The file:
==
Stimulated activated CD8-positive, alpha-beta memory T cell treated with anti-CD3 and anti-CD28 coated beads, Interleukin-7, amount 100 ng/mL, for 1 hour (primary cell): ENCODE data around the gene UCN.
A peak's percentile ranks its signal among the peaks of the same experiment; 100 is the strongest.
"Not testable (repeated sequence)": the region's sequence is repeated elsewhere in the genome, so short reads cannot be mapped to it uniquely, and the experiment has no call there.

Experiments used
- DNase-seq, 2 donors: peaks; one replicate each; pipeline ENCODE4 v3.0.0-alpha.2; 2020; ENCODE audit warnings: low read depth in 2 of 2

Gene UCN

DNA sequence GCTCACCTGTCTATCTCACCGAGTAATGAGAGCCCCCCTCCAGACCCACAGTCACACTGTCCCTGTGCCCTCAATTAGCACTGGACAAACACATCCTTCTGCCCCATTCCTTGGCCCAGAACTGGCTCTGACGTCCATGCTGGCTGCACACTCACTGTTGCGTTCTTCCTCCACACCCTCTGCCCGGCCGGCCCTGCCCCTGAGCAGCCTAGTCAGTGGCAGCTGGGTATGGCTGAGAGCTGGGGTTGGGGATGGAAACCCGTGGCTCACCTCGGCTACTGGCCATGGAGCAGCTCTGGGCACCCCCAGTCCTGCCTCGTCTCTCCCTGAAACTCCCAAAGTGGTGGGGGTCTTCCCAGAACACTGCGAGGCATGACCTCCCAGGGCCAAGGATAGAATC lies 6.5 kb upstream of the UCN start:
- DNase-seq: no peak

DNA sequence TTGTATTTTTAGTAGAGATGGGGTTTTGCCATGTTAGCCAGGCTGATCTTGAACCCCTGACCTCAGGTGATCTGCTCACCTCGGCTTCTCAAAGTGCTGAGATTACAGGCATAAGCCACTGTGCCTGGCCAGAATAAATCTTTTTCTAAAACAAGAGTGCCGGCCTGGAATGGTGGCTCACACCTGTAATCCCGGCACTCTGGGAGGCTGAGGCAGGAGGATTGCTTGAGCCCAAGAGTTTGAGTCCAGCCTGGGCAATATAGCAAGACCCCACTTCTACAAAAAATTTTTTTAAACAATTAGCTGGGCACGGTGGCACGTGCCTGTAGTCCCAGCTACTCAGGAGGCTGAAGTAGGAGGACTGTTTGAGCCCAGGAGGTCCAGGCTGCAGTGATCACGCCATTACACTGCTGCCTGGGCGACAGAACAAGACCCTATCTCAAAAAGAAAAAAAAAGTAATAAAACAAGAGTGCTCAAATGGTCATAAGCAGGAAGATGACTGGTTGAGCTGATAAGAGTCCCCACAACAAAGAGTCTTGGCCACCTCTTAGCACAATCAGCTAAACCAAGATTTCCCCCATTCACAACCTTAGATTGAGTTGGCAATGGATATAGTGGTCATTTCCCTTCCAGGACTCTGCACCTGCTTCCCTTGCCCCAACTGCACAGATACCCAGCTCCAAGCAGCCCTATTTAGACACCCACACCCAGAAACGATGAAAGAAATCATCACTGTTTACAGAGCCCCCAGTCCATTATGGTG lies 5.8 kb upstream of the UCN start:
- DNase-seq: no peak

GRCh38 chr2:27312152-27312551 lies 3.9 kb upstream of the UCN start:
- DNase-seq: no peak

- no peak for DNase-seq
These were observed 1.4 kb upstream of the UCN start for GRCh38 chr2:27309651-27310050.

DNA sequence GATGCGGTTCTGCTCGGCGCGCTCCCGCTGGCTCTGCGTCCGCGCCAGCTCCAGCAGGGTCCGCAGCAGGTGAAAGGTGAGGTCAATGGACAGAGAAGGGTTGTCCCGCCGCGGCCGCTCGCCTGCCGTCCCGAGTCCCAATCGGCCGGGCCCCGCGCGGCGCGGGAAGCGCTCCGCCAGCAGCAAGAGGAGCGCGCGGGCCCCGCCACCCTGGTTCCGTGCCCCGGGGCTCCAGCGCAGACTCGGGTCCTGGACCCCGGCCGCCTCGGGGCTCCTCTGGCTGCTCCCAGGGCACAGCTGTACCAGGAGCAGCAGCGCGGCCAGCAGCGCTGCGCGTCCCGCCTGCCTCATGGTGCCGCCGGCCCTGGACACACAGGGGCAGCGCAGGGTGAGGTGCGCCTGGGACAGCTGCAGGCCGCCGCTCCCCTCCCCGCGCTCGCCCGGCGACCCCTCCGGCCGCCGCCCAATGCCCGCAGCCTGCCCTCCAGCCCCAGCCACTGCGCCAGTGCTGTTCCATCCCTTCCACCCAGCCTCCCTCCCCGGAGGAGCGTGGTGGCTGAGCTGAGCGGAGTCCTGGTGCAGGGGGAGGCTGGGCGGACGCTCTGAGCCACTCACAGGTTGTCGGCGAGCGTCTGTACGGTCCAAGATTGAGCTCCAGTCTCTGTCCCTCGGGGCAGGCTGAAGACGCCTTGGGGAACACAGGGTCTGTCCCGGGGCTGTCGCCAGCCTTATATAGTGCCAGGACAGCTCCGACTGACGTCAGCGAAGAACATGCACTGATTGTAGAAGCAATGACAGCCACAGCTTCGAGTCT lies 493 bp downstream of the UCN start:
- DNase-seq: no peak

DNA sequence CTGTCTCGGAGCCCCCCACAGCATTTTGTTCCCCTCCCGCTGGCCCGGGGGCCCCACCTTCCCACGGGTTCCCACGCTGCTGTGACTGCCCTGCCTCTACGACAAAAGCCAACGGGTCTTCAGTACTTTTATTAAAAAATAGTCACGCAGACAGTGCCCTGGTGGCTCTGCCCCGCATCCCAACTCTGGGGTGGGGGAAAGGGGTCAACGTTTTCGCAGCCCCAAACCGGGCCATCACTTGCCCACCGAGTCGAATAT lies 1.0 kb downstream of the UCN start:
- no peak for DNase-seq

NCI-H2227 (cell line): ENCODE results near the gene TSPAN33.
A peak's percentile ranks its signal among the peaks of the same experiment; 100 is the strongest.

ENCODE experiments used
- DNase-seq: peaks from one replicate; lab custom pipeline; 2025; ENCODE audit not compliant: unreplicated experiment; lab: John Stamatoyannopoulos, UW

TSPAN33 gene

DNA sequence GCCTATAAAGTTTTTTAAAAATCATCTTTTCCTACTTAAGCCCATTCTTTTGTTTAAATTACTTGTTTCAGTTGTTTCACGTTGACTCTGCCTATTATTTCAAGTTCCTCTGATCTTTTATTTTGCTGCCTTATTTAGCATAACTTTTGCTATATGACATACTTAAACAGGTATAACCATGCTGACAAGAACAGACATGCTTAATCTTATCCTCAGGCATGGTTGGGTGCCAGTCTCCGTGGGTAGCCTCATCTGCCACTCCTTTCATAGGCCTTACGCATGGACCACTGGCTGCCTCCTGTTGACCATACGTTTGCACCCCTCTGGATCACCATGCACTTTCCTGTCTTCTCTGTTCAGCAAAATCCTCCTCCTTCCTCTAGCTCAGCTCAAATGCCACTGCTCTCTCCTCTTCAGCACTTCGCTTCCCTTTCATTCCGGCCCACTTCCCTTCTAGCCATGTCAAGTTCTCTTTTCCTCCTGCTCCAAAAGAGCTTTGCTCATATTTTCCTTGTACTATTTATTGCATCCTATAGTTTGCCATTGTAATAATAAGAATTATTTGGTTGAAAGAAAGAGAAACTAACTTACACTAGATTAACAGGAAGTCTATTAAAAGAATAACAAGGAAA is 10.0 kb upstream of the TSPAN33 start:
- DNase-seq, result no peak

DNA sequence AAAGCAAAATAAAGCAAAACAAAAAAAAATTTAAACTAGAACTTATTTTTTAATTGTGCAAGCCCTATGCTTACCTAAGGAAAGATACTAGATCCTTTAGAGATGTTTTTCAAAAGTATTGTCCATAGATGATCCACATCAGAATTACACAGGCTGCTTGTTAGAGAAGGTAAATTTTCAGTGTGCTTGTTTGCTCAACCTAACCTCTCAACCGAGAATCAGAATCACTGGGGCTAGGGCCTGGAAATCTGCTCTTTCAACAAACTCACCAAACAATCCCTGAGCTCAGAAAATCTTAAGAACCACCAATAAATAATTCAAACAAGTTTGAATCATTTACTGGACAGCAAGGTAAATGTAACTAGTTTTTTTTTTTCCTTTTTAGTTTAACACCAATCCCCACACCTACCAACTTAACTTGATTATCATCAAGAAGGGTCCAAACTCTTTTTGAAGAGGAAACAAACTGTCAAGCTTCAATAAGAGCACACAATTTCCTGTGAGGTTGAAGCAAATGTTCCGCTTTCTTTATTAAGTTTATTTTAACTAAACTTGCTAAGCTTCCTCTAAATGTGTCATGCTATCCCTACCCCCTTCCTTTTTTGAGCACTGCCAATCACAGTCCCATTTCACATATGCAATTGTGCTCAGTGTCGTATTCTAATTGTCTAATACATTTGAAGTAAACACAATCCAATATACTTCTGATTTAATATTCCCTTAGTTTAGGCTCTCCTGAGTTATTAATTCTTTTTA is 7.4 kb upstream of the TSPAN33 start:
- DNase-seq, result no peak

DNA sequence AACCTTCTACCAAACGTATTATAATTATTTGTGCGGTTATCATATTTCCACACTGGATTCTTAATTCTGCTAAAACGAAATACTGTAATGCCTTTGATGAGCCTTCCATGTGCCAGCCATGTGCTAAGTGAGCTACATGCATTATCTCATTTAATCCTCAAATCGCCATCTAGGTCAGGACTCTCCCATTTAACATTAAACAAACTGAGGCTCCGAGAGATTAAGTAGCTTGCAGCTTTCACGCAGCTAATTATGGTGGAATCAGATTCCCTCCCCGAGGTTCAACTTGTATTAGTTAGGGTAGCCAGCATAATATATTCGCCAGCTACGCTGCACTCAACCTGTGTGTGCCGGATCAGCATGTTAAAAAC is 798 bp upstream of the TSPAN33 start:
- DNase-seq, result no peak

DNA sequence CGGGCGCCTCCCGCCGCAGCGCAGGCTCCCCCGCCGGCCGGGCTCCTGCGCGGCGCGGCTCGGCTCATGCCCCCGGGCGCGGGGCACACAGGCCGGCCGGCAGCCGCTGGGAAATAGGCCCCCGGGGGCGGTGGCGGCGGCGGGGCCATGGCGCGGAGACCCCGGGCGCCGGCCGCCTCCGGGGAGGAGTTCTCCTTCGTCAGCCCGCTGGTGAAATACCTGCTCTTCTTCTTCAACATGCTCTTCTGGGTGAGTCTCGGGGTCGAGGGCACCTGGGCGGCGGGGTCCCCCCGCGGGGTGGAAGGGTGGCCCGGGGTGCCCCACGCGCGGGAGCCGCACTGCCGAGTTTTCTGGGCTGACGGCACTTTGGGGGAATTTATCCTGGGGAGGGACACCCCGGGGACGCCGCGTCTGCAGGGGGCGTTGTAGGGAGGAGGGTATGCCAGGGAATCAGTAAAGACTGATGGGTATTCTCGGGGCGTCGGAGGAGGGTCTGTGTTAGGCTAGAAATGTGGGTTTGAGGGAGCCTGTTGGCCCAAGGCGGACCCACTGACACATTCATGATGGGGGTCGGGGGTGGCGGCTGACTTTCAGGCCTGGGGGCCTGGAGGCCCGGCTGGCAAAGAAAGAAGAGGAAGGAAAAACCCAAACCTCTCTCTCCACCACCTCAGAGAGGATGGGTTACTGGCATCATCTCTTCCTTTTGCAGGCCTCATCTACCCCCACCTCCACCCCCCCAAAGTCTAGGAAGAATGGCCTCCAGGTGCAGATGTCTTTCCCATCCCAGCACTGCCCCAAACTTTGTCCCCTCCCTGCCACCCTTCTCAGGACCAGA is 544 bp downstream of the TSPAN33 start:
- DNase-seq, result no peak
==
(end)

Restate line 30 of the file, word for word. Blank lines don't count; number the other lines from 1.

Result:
DNA sequence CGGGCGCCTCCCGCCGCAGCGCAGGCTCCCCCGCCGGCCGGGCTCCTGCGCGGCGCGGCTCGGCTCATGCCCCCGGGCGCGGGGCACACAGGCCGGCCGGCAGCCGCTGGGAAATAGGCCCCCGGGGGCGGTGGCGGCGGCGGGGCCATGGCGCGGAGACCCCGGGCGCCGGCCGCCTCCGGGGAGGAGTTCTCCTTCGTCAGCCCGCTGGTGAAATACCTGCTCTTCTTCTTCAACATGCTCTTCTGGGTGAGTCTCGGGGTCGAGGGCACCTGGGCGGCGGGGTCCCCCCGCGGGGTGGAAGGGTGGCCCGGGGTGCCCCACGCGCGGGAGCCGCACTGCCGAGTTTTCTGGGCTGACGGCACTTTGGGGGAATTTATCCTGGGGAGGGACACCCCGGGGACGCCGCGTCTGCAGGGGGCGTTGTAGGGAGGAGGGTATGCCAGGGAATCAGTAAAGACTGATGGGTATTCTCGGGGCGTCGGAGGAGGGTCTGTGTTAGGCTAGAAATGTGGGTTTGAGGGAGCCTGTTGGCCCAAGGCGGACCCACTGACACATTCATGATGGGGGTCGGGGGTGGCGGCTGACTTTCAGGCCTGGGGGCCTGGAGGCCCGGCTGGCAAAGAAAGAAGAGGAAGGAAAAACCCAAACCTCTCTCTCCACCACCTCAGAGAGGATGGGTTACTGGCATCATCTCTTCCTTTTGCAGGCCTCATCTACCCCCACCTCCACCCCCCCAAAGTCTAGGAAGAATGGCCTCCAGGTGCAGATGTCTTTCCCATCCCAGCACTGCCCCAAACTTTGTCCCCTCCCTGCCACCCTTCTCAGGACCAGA is 544 bp downstream of the TSPAN33 start: